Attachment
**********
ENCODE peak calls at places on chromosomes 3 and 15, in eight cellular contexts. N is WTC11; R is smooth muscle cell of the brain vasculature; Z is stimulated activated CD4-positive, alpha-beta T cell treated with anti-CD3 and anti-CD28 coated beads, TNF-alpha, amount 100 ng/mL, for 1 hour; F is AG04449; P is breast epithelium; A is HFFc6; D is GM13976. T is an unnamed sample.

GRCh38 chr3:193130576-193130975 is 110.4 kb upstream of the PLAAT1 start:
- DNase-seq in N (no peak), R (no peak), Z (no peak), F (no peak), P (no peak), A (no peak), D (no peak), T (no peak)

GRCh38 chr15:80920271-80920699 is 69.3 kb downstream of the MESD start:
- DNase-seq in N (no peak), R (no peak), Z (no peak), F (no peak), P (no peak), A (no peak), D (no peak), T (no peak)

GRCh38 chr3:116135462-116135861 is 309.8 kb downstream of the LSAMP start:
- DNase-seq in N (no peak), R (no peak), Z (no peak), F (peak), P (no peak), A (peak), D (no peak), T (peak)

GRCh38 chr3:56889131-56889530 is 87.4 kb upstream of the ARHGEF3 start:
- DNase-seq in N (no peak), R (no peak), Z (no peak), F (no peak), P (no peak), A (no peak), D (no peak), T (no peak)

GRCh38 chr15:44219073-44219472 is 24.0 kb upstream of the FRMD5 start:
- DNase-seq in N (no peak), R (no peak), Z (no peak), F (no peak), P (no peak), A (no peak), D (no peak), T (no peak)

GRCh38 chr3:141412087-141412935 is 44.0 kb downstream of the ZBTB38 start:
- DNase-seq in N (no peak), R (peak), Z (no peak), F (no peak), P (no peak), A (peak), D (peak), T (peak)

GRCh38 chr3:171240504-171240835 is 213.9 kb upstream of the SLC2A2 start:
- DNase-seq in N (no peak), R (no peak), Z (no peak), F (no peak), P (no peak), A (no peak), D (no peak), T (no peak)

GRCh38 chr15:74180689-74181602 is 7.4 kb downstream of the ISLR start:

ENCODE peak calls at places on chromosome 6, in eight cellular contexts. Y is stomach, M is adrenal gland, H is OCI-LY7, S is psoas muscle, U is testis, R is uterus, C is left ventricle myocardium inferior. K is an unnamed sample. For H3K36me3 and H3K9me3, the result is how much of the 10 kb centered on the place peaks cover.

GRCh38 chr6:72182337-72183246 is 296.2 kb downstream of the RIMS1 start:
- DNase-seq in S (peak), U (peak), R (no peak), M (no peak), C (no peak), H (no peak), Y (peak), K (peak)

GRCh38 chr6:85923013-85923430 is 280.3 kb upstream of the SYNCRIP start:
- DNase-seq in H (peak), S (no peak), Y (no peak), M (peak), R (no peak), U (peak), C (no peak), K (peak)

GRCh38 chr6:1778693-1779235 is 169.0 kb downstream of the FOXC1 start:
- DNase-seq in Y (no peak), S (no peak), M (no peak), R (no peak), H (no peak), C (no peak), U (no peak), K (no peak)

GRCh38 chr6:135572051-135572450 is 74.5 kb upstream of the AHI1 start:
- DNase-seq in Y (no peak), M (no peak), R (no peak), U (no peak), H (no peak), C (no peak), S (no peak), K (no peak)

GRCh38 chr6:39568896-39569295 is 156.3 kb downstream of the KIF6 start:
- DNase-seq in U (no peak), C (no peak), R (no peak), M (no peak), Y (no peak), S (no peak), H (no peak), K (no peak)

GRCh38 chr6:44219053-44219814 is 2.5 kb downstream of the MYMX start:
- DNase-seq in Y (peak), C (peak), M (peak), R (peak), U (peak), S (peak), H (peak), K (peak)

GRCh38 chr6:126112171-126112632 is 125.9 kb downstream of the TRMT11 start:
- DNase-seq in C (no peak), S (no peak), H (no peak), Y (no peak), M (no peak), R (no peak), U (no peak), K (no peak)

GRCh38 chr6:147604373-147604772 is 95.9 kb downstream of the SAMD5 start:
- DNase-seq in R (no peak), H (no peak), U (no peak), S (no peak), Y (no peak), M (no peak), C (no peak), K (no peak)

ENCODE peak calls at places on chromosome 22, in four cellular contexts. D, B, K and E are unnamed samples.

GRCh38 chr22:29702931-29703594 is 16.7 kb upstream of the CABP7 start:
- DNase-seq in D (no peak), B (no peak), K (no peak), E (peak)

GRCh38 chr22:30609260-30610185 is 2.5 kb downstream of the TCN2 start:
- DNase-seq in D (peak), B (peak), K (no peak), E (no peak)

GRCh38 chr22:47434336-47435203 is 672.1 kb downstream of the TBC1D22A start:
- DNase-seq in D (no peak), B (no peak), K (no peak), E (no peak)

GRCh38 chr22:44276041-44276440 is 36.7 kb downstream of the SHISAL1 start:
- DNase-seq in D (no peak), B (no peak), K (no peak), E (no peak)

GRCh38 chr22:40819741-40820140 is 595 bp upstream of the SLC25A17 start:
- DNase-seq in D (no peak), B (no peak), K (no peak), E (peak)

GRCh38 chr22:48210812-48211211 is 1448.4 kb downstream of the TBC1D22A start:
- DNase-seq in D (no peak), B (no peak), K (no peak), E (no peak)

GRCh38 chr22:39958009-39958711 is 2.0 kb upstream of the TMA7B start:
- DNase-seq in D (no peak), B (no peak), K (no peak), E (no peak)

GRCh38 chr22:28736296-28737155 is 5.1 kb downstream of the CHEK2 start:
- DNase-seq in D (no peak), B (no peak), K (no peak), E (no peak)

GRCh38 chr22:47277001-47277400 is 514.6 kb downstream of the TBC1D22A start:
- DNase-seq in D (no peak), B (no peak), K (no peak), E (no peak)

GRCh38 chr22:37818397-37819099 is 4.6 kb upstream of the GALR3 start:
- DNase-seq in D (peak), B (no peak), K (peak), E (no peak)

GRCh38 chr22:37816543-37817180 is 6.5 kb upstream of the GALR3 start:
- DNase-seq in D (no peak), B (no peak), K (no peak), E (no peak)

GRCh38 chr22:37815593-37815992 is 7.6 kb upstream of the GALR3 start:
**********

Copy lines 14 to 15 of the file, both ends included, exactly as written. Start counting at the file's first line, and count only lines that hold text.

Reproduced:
GRCh38 chr3:171240504-171240835 is 213.9 kb upstream of the SLC2A2 start:
- DNase-seq in N (no peak), R (no peak), Z (no peak), F (no peak), P (no peak), A (no peak), D (no peak), T (no peak)